Who I would send my postcard to: If I were to put this on a postcard and send it to someone, I would want to send it to the Gouzecky family as a reminder to them of us. Also, to show that it not only changed their lives but made a huge impact in mine as well, since it will be an event I will never forget. I would want them to know I did not just do this as another “school project” but something that grew a part of me through the semester. To make sure a big difference in the lives of others was such a great feeling and showed me so much about the society around me that I will be forever changed from this experience. Too be able to do something like this as just a school assignment makes me believe I could continue to achieve things like this when I graduate and move on with my life.

Braden Faulkner

The postcard version of what I’m proud to have learned: In the past few months, I had the opportunity to donate my time and effort to a local family in need. It started in my business leadership class, when our teacher was looking for a group or family for our class to lend a hand to. At first, we were starting to think that there wasn’t a cause to work with, but one of the other teachers placed a newspaper article in her mailbox about a family who was dealt some unfortunate cards; the Gouzecky family. The article went on to explain how they had almost lost their son from complications, and then when he began to get better, the mother Laura was diagnosed with a brain tumor. With that understood, we, as a class, decided this was the cause we wished to support. Thus, we began planning a silent auction with all proceeds going towards the family. First, we went out in the community and canvased businesses for any donations they could muster. Personally, that was truly rewarding, since it left me no choice but to separate myself from the shyness that I was most often immersed in. It was undoubtedly difficult at first, but what I was getting for my effort and the simple fact that I was helping others drove me to further develop my confidence as the day proceeded. That alone was an opportunity I have yet to find anywhere in the classroom. Moreover, once the fundraising was through, we focused on planning the auction. However, that was not an easy feat, given the ongoing teacher action around us. It got even more complicated when we found out the school function we were going to latch on to had been cancelled. At the time, it was rather disheartening, but our teacher was able to find us another event, which ended up drawing many more people than the original event would have even hoped to. Meanwhile, our teacher talked to the very humble family and pleaded with them to tell us what they needed. When they did, our class worked hard to fundraise throughout the school and the surrounding community. I organized and ran a bottle drive with a few other classmates, and it went quite well; we raised over $200! Clearly, such success did not come without hard work, but at the end of the task, when I was tired and my feet hurt, I knew the Gouzecky family was hurting much more, and the prospect of making their time any easier made the experience well worth it. When the first night of the auction came, I was nervous, but I was excited and proud as well. I knew that what was happening around me, and what I was lucky enough to be a part of was something totally different than what I had done before. More importantly, however, it was something that made a difference. After the auction, we rose over $22000, and while the family benefited immensely, I benefitted so much more; I learned a lesson taught exclusively by time and experience, and one sadly learned by few.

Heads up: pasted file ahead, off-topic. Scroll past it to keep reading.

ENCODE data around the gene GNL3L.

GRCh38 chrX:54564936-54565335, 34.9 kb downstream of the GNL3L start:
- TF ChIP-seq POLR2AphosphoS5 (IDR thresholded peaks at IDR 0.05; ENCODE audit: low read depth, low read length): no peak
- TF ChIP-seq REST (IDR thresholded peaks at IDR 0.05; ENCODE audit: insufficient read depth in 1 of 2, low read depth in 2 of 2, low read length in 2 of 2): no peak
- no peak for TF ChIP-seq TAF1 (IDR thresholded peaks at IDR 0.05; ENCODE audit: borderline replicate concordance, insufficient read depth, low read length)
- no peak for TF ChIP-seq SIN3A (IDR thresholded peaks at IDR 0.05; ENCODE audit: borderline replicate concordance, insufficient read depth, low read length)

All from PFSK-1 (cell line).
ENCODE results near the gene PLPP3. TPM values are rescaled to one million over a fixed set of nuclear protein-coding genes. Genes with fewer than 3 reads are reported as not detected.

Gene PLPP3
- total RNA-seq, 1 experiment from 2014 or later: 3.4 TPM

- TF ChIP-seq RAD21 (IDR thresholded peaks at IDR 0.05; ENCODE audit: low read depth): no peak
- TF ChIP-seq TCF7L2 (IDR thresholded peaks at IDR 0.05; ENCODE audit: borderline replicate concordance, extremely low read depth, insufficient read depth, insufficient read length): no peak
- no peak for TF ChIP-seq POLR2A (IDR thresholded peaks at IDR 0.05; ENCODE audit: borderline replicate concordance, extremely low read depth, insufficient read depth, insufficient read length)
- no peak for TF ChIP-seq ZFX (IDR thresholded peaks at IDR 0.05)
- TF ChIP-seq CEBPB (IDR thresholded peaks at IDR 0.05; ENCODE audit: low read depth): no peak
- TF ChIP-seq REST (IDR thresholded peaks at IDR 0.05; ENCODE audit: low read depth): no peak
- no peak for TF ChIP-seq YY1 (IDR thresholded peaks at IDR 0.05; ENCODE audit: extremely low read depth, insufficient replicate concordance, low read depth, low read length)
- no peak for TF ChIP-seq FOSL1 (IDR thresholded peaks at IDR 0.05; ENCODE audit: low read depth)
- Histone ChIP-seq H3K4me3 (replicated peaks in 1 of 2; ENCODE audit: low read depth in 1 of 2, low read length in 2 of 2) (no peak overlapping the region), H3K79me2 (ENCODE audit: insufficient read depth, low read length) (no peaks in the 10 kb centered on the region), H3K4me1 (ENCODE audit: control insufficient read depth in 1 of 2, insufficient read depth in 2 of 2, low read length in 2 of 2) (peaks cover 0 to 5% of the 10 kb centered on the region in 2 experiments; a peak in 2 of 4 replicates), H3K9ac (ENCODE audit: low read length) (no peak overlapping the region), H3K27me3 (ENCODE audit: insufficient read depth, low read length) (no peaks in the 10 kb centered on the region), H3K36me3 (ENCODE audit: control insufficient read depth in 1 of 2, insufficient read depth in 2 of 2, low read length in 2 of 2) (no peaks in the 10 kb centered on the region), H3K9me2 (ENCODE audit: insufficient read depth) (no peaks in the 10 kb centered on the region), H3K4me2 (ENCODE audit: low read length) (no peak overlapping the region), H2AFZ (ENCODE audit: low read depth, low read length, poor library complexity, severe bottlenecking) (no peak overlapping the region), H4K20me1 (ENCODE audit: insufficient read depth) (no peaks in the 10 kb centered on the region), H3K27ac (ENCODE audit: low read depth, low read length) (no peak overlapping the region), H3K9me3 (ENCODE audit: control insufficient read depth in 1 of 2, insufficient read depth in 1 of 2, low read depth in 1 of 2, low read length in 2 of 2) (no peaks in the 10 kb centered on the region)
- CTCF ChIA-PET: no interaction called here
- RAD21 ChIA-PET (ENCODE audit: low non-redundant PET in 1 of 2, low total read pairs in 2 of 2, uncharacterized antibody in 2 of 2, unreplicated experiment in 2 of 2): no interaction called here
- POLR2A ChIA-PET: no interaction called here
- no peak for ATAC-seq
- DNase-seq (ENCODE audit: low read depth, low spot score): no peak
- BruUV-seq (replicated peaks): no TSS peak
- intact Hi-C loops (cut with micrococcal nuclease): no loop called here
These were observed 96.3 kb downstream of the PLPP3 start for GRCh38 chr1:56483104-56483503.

Who I would send my postcard to: If I were to send this to someone, I wouldn’t give it to anyone in particular. No, the people around me already know about my experience, and I would want to share it with somebody totally unexposed to it. I would want to insight a little bit of hope into someone who could use it. I’d wander around a busy street and I would look for someone who is clearly down on themselves. When I hand it to them, I wouldn’t say anything, I wouldn’t need to. I would smile, look them in the eye and walk away. To me, what the post card presents, and what my actions represent are much more powerful than anything I could say. I’d expect I’d feel comfortable with the feelings I passed on.

Holly Cooke